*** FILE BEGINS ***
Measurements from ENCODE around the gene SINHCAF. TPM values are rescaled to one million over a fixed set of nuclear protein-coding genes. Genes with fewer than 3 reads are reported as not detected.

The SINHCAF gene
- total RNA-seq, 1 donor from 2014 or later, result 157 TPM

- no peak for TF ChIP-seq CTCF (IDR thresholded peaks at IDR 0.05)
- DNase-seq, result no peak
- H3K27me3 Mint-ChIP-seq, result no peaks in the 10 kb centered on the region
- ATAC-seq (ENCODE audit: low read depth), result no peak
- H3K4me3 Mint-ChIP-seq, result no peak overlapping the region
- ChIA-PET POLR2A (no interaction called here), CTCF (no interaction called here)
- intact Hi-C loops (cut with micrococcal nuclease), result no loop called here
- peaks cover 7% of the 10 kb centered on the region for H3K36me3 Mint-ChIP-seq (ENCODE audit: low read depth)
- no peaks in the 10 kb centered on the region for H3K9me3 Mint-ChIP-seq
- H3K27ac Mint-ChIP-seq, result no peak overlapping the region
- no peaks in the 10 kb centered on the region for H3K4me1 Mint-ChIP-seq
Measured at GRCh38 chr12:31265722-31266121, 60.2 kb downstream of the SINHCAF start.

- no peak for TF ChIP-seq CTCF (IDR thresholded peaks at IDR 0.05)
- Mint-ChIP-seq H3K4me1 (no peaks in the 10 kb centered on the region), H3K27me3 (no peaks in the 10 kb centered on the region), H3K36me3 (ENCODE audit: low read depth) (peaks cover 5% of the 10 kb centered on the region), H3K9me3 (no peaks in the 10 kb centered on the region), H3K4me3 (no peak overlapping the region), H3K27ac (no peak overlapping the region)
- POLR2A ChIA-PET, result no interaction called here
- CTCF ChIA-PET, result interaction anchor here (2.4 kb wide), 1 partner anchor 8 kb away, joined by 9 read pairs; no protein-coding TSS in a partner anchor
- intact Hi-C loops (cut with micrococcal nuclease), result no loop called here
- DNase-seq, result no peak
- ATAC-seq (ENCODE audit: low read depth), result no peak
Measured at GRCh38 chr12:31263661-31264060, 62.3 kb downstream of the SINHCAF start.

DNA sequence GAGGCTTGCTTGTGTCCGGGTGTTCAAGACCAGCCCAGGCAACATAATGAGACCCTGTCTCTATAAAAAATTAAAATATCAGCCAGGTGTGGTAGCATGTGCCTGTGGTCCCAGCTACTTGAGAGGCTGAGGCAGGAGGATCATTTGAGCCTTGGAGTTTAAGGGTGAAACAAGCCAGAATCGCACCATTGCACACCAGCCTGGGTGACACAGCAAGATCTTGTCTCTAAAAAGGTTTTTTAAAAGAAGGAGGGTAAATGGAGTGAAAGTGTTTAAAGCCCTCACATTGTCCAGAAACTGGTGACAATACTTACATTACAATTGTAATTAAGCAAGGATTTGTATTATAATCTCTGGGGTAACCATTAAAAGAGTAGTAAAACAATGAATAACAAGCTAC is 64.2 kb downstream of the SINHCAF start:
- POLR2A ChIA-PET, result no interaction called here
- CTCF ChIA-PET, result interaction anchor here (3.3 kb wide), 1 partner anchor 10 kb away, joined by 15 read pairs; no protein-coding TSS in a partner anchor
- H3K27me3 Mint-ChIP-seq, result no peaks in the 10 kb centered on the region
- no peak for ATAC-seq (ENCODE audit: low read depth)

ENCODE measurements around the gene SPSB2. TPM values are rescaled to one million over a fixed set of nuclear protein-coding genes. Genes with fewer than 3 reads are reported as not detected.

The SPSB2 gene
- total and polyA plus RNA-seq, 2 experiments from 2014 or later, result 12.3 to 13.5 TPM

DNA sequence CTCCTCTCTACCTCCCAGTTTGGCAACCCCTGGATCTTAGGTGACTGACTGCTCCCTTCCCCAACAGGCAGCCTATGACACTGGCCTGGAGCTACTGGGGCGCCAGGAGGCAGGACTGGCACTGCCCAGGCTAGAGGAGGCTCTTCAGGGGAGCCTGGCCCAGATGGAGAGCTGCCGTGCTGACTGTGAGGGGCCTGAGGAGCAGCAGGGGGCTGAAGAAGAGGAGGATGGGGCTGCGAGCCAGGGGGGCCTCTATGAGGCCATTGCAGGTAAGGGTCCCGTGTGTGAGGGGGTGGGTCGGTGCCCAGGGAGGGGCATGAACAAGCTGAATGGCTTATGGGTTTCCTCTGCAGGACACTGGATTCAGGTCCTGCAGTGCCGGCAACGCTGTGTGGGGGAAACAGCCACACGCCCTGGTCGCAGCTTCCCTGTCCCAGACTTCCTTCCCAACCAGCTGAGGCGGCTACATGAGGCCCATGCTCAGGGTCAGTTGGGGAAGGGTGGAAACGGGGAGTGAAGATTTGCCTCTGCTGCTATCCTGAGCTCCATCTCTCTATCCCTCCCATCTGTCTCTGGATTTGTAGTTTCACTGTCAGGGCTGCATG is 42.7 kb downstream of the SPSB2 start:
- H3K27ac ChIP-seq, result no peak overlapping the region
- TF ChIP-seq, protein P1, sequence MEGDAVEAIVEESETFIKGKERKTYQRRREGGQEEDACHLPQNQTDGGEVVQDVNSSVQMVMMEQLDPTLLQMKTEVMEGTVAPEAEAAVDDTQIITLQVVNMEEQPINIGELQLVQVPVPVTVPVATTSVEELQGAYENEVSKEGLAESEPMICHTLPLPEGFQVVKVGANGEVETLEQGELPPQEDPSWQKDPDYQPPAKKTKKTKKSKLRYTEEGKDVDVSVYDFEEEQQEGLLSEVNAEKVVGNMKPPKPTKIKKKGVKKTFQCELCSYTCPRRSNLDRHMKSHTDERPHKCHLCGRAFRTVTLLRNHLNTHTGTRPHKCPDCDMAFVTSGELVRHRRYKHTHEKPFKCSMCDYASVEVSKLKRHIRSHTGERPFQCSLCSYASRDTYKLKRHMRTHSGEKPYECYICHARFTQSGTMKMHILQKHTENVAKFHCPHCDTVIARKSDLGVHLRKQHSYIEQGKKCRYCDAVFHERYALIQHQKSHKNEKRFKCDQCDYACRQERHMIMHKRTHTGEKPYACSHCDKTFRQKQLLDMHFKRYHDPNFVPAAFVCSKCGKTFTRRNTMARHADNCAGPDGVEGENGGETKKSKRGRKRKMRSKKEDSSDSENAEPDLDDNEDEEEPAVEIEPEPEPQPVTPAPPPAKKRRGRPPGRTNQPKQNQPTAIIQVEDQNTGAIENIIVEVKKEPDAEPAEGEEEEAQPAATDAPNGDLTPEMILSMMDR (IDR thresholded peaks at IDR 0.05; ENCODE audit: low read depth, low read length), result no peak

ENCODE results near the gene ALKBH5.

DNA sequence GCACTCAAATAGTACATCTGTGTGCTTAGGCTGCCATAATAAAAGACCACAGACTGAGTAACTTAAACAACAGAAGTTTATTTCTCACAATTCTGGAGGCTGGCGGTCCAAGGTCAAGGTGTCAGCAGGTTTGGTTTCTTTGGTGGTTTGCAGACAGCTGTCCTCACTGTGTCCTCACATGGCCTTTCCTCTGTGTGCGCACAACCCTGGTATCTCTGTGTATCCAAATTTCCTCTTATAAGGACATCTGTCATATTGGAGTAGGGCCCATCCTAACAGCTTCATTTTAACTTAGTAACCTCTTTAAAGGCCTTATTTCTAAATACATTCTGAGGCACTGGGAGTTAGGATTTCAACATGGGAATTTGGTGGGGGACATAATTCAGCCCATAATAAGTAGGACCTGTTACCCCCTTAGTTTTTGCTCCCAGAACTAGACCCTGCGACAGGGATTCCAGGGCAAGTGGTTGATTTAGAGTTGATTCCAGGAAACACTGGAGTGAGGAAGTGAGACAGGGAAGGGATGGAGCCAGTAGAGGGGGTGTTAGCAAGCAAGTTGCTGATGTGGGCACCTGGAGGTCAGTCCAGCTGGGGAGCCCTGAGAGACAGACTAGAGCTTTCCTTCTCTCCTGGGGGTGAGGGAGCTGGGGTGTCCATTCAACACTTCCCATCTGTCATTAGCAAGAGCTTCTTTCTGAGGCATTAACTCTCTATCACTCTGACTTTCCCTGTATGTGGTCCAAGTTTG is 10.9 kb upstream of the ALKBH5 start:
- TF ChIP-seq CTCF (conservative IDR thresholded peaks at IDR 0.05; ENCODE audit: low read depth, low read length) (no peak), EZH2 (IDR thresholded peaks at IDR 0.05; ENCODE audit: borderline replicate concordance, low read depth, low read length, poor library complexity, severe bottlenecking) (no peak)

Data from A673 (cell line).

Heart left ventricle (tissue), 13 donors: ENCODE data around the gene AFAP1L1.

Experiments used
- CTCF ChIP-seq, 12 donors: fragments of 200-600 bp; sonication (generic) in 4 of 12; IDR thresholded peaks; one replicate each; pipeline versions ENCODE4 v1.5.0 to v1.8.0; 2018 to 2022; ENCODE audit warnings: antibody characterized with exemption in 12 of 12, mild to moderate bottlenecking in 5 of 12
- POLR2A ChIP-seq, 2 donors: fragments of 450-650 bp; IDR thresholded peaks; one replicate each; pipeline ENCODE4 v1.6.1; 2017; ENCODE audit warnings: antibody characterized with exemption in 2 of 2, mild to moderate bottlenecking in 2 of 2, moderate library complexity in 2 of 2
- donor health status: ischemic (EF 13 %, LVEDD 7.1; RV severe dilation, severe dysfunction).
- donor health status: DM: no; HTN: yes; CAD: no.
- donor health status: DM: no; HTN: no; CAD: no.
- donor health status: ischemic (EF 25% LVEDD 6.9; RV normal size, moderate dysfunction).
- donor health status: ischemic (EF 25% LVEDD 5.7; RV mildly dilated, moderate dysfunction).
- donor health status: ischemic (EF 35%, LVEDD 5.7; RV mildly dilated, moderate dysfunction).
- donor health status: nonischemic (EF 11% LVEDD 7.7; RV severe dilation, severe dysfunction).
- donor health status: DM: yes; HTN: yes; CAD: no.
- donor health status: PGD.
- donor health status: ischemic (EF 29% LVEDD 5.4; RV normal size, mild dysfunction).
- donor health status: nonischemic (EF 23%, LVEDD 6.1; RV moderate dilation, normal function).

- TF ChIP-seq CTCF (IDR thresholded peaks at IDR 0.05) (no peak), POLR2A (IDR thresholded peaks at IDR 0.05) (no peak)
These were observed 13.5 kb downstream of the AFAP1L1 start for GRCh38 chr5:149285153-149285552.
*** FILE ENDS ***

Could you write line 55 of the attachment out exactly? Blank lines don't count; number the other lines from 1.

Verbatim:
These were observed 13.5 kb downstream of the AFAP1L1 start for GRCh38 chr5:149285153-149285552.